By Tom Sellar
By Emily Warner
By R.C. Baker
By Alexis Soloski
By Alexis Soloski
By R. C. Baker
By Alexis Soloski
By Tom Sellar
Jonathan Tolins's new play, Secrets of the Trade (59E59 Theaters), is ingenious, amusing, and ultimately annoying. This should cause no surprise: Tolins, author of The Twilight of the Golds and The Last Sunday in June, seems to specialize in annoying plays. His habitual device is to set up one aspect of a topic as his ostensible subject, and then shift his ground as the play progresses, revealing it to be about something else. This mode of bait-and-switch dramaturgy often feels clever; annoyance doesn't usually set in until, on leaving, you try to make sense of what you've just seen. Secrets of the Trade, produced by Primary Stages, improves on its predecessors in that, this time around, the ingenuity and amusement in Tolins's writing, given full value by the excellent cast of Matt Shakman's sleek production, far outweigh the irritation.
Tolins's ostensible topic in Secrets of the Trade is mentoring: how creative principles, in the theater, get passed on from one generation to the next. But he gives this nebulous matter two largely unspoken subtopics, each differently melodramatic. Set in the 1980s and '90s, the story describes how Andy Lipman (Noah Robbins), the theater-smitten teenage son of supportive Long Island Jewish suburbanites (Mark Nelson and Amy Aquino), becomes, for a while, the intermittent focus of mentoring by Broadway's established writer-director genius of the era, one Martin Kerner (John Glover). Subtopic A pivots on the notion that Kerner intends to take sexual advantage of adolescent Andy; subtopic B, a more metaphysical melodrama, toys with hints that Kerner might instead be mining Andy as a source of fresh ideas to steal.
Each of these subterranean premises has its verifiable side, though both are also about as old as news gets in the theater, familiar from decades of tell-all backstage dramas. Tolins undoubtedly knows this, and so confines the latter subtopic to hints while dancing cautiously around the former. It's in dodging blatant hands-off-my-child hysterics that he shows his ingenuity. When Andy, now a Harvard undergrad, invades Kerner's Boston hotel bedroom (tip of the hat to Willy Loman), Tolins gets a suitable intermission cliffhanger from the situation, and then stands the obvious expectations neatly on their head. A later scene in which Andy's mother bursts into Kerner's office to bewail his influence over her son takes even less predictable turns.
Still, these secondary motifs ring hollow because Tolins gives them only a perfunctory, and distinctly out-of-date, context. The Broadway of the 1980s was no longer the cheery place where Long Island suburbanites could relish life as a parade of happy showtunes, with same-sex preference merely a quirk sometimes noticeable in the male dance ensemble. That Broadway had begun to die with the arrival of Hair (1967), and been kicked into its coffin by New York's economic decline in the 1970s, the advent of the dark "concept" musical à la Hal Prince, and finally the burgeoning of the British pop-rock mega-musical. One of the 1980s' rare old-style hits was La Cage aux Folles, probably not a show relished by the Lipmans, in whose house homosexuality goes strictly unmentioned. Which is also odd, since Andy's parents are educated liberals, an architect and an ex–show dancer turned English teacher. Hard to imagine issues of sex, or artistic property rights, going undiscussed in such a household.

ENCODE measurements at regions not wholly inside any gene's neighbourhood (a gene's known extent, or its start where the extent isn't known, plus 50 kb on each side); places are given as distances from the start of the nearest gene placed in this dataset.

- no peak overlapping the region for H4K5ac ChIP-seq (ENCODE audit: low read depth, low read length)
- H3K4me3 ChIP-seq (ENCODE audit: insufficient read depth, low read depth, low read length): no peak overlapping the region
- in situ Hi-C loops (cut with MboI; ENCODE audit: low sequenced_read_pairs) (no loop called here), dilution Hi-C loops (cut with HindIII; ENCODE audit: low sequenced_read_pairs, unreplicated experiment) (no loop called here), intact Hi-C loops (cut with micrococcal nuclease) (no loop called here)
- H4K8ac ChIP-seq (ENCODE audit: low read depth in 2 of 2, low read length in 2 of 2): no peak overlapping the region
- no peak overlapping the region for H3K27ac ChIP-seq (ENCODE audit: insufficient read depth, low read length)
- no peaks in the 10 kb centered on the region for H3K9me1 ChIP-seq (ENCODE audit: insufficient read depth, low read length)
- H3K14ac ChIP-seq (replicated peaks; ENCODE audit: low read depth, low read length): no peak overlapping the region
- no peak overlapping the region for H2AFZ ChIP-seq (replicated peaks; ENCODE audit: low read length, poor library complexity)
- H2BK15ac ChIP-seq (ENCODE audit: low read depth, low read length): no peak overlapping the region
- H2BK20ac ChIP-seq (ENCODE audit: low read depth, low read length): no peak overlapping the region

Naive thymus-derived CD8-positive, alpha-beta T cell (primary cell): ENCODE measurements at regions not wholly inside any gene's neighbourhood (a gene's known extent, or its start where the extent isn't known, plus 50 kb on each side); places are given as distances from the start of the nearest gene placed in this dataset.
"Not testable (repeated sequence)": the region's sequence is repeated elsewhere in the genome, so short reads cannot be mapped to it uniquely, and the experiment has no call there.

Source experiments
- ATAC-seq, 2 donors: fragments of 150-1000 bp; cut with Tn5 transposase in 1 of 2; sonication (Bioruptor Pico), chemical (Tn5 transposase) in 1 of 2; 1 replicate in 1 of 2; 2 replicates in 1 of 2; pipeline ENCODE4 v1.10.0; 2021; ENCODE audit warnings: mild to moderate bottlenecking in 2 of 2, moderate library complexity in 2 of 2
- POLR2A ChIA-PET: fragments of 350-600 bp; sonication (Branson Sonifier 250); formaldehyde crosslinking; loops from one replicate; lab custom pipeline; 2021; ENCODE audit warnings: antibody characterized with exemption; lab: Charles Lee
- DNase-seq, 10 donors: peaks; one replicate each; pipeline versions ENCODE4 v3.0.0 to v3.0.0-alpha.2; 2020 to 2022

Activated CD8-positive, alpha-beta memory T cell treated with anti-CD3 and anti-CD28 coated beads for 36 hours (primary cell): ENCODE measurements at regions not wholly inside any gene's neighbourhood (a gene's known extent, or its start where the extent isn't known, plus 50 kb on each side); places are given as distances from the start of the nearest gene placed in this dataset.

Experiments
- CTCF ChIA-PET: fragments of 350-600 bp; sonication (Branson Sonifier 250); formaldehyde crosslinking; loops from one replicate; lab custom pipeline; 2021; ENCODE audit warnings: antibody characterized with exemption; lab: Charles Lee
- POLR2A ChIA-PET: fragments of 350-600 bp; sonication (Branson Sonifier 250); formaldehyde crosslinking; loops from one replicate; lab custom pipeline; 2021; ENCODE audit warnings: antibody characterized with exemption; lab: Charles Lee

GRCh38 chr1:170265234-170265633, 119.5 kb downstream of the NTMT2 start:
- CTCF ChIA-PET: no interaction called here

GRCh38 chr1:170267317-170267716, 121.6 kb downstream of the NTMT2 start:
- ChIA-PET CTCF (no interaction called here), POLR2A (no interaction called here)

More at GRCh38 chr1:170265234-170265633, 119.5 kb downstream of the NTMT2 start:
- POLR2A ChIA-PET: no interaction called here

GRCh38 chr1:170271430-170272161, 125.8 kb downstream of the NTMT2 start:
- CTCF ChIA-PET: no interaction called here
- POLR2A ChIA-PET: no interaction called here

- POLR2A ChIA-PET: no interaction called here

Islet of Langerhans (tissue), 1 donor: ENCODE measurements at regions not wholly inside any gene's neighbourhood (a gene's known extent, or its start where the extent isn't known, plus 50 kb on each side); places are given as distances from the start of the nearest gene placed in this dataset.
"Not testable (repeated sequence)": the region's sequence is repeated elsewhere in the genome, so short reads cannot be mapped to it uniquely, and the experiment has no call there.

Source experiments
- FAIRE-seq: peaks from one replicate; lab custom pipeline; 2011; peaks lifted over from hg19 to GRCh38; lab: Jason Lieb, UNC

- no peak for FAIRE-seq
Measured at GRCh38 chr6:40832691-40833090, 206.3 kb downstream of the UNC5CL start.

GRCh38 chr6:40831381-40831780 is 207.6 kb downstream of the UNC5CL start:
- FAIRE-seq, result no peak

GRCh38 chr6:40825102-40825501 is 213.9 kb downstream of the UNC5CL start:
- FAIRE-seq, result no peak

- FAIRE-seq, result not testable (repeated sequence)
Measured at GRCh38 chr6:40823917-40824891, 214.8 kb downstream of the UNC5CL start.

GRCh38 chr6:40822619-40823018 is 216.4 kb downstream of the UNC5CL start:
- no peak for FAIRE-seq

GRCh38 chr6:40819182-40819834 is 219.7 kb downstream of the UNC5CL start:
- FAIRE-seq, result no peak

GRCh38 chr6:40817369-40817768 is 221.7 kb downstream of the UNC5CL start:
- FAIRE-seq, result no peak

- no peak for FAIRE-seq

This was, too, the age when AIDS decimated the New York theater community (it gets one fleeting mention, when Kerner cautions undergrad Andy about being careful); when gay liberation began to attain worldwide visibility; when Broadway underwent a seismic cultural and financial shift; when suburban parent-child relations had moved far from traditional standards. The home life seen every week of the '80s on Norman Lear sitcoms spoke more freely than the one Tolins depicts.
Unclear, too, is what sort of artistry Kerner represents, other than the kind that wins Tony awards. Is he a Hal Prince subverting and revising the old tradition, a Gower Champion apotheosizing it, or a Tom O'Horgan supplanting it? Plus, although he keeps his personal life private, he's apparently lived with the same man for 30 years. It's hard to fathom why stagestruck Andy hasn't learned this during all his years among Harvard's theatrical set—years, by the way, in which the Harvard community went theater-mad thanks to the advent of my own mentor, Robert Brustein, and his American Repertory Theater. It would be captious to complain that Tolins doesn't mention this influence; my complaint is that he doesn't depict Andy as deriving any influence, theatrical or otherwise, from four years at Harvard. The boy merely does a lot of student shows.
What inspiration Kerner might derive (or steal) from Andy also remains a mystery, since we never learn what sort of theater the youngster aspires to create. All we get is one cartoonish glimpse of an "experimental" piece he stages Off-Off-Broadway, which looks like a late-'50s Caffe Cino show. With both that tension and the sexual undercurrent dissipated, when Andy winds up in a profitable but hateful commercial job, the play's subject seems to have dwindled to a kvetch about Kerner's failure to find him theatrical employment, which gives a weirdly sardonic ring to Andy's heartfelt closing words about how much his mentor has taught him. It's hard to tell if Tolins is satirizing the two men or saluting them.